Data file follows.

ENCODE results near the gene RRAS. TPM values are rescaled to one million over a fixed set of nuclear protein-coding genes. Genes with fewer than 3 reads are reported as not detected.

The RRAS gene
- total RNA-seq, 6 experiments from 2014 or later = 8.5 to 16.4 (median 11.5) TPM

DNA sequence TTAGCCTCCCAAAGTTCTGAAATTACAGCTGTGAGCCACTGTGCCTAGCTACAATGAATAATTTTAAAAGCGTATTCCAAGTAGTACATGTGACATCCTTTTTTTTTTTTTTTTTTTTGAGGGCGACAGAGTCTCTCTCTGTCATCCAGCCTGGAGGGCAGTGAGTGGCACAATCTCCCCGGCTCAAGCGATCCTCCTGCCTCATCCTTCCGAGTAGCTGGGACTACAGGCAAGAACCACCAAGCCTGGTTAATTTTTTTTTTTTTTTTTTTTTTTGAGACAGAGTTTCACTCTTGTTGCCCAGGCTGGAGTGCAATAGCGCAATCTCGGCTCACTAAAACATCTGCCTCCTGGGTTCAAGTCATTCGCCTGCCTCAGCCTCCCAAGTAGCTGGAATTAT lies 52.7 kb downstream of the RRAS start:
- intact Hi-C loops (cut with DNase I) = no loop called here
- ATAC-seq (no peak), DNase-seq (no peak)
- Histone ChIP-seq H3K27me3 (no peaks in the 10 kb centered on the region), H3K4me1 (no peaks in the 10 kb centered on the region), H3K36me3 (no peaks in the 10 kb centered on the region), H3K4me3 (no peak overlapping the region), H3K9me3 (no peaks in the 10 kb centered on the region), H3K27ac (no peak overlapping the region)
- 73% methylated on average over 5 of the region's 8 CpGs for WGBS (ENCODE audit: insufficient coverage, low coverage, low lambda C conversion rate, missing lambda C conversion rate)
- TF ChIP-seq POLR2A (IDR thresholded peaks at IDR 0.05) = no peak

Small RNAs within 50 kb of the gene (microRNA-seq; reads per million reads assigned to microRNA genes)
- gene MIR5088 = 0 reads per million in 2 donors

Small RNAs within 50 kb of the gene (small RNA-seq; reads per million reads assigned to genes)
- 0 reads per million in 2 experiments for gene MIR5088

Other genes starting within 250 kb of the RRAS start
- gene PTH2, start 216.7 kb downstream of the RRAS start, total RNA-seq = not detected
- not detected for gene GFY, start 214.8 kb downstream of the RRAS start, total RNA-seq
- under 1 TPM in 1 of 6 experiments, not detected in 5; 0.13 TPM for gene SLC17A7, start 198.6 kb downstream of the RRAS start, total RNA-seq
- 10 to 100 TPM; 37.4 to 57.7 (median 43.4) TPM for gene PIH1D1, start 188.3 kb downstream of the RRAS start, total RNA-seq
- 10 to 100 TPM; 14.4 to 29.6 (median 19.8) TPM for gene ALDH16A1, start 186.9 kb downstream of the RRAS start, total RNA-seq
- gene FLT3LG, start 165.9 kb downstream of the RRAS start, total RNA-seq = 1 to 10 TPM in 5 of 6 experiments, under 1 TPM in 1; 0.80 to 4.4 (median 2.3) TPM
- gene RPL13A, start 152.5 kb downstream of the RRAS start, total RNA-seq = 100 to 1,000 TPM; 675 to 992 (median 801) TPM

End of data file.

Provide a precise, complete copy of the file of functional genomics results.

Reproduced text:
ENCODE results near the gene RRAS. TPM values are rescaled to one million over a fixed set of nuclear protein-coding genes. Genes with fewer than 3 reads are reported as not detected.

The RRAS gene
- total RNA-seq, 6 experiments from 2014 or later = 8.5 to 16.4 (median 11.5) TPM

DNA sequence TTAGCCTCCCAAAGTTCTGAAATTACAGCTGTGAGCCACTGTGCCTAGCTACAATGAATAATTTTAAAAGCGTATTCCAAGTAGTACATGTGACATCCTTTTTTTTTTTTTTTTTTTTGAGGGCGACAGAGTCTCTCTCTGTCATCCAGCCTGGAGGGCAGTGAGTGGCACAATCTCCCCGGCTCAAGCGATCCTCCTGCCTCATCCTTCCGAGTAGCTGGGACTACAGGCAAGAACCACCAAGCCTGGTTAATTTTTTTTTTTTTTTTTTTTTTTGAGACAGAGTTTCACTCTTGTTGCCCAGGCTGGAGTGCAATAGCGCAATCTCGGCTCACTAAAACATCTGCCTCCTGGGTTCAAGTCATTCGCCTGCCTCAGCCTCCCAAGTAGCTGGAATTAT lies 52.7 kb downstream of the RRAS start:
- intact Hi-C loops (cut with DNase I) = no loop called here
- ATAC-seq (no peak), DNase-seq (no peak)
- Histone ChIP-seq H3K27me3 (no peaks in the 10 kb centered on the region), H3K4me1 (no peaks in the 10 kb centered on the region), H3K36me3 (no peaks in the 10 kb centered on the region), H3K4me3 (no peak overlapping the region), H3K9me3 (no peaks in the 10 kb centered on the region), H3K27ac (no peak overlapping the region)
- 73% methylated on average over 5 of the region's 8 CpGs for WGBS (ENCODE audit: insufficient coverage, low coverage, low lambda C conversion rate, missing lambda C conversion rate)
- TF ChIP-seq POLR2A (IDR thresholded peaks at IDR 0.05) = no peak

Small RNAs within 50 kb of the gene (microRNA-seq; reads per million reads assigned to microRNA genes)
- gene MIR5088 = 0 reads per million in 2 donors

Small RNAs within 50 kb of the gene (small RNA-seq; reads per million reads assigned to genes)
- 0 reads per million in 2 experiments for gene MIR5088

Other genes starting within 250 kb of the RRAS start
- gene PTH2, start 216.7 kb downstream of the RRAS start, total RNA-seq = not detected
- not detected for gene GFY, start 214.8 kb downstream of the RRAS start, total RNA-seq
- under 1 TPM in 1 of 6 experiments, not detected in 5; 0.13 TPM for gene SLC17A7, start 198.6 kb downstream of the RRAS start, total RNA-seq
- 10 to 100 TPM; 37.4 to 57.7 (median 43.4) TPM for gene PIH1D1, start 188.3 kb downstream of the RRAS start, total RNA-seq
- 10 to 100 TPM; 14.4 to 29.6 (median 19.8) TPM for gene ALDH16A1, start 186.9 kb downstream of the RRAS start, total RNA-seq
- gene FLT3LG, start 165.9 kb downstream of the RRAS start, total RNA-seq = 1 to 10 TPM in 5 of 6 experiments, under 1 TPM in 1; 0.80 to 4.4 (median 2.3) TPM
- gene RPL13A, start 152.5 kb downstream of the RRAS start, total RNA-seq = 100 to 1,000 TPM; 675 to 992 (median 801) TPM